Because the company was concerned that media would be "camping out in the waiting room to follow the patient home after the injection," Geron has kept the identity of the sites "pretty quiet," he said.

Okarma said that the inclusion-exclusion criteria for the study are "so rigid as to be so absolutely certain that every patient who is admitted to this trial is absolutely an ASIA-A patient, so that if there are any improvements in function or sensation we can be sure to ascribe them to the therapy and not to some spontaneous recovery."

He insisted that the "scalability" of GRNOPC1 "can't be overemphasized," noting that Geron aims to eventually manufacture the therapy for "hundreds and ultimately tens of thousands of patients," which Okarma said not only would ensure product uniformity, but also would lead to low cost of goods.

"That would be critical to enable the widespread adoption of this technology, which obviously we hope goes well beyond acute spinal cord injury," he told BioWorld Today.

"Because we know that we can manufacture literally at scale any cell in the human body, there are no diseases or injuries that are beyond the reach of this approach. The value to society if this is successful and widely adopted can't be overestimated," Okarma added.

Although the FDA has lifted the hold on Geron's trial, the firm and others involved in hESC and other regenerative medicine technologies still face the battle of convincing Congress to spend more funds on such innovations, Okarma said.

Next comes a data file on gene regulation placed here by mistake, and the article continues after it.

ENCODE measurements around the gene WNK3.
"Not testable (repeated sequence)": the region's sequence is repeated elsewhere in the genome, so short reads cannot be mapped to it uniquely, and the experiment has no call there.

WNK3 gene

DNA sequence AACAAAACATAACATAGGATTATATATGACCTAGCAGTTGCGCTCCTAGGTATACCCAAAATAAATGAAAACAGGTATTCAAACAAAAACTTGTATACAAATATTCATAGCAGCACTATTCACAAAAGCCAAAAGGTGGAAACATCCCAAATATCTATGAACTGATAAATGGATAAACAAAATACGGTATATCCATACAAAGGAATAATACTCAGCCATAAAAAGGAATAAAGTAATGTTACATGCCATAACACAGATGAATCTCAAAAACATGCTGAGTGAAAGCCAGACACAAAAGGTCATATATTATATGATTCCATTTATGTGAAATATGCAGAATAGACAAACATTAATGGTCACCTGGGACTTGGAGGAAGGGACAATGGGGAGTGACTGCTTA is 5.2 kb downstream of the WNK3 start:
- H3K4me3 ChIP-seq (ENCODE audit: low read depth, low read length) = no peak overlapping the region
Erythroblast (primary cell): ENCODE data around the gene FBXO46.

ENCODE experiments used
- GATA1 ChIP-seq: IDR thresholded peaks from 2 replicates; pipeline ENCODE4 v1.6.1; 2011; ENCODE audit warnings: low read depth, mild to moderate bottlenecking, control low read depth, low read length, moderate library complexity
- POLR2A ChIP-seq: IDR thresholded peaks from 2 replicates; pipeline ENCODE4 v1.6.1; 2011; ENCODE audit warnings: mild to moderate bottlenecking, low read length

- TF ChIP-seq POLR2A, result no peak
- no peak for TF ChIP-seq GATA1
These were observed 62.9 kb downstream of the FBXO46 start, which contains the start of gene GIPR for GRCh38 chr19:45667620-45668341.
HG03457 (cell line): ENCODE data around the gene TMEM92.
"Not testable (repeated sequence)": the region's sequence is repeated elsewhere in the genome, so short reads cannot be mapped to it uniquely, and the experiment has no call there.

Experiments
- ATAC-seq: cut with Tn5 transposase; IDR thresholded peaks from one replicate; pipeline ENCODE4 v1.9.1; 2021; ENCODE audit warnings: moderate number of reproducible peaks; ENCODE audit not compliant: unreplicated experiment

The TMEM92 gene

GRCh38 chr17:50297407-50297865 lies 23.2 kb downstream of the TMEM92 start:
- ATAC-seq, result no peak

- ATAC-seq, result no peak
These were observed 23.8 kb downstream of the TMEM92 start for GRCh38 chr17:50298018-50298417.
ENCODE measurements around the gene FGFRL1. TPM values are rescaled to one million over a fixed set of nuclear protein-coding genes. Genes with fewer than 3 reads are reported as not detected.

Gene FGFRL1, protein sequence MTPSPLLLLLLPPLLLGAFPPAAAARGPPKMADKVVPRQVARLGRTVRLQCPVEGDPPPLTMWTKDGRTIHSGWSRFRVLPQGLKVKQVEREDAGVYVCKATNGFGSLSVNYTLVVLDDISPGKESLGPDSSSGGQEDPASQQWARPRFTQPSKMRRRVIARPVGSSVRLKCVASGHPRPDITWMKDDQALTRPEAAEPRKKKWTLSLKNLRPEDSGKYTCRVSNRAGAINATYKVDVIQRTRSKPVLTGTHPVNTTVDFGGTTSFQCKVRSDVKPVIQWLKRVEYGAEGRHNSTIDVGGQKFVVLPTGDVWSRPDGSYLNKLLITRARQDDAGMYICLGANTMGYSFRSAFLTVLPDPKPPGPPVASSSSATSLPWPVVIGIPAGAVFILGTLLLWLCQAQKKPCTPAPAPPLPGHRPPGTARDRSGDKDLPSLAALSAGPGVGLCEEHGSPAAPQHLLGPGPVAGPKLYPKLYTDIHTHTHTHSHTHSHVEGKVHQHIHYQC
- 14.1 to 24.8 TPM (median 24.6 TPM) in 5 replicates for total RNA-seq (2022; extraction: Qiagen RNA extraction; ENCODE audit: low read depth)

He blamed the high costs of cancer therapies, with some costing as much as $100,000 per course, as being the source of policymakers' fear of innovation.

But for that price or less, the potential for hESCs "is permanent cure, and that is the value proposition inherent in what we are developing here," Okarma argued.

"We are at the vanguard of a real revolution, not only in therapeutic impact, but in the ability to deliver this broadly in a cost-containment environment," he contended.

Okarma noted that his firm has been working with Reps. Diana DeGette (D-Colo.) and Michael Castle (R-Del.) on legislation aimed at creating grants and tax credits, similar to the qualifying discovery therapeutic tax credit, and other incentives and resources for the regenerative medicine field. (See BioWorld Today, July 6, 2010.)

He said the lawmakers plan to introduce the bill this fall.

The company also has been closely watching House and Senate bills that are seeking to codify the executive order signed last year by President Obama reversing the restriction on federal funding for hESC research. (See BioWorld Today, March 10, 2009, March 11, 2009, Dec. 3, 2009, and April 29, 2010.)

Advanced Cell Technology Inc. CEO William Caldwell, whose firm is awaiting the go-ahead from the FDA on its own Phase I/II hESC clinical trial, was in Washington last week also promoting that legislation.

A win like Geron's last week, Caldwell told BioWorld Today, could be the trigger to move that legislation forward.

Published: August 2, 2010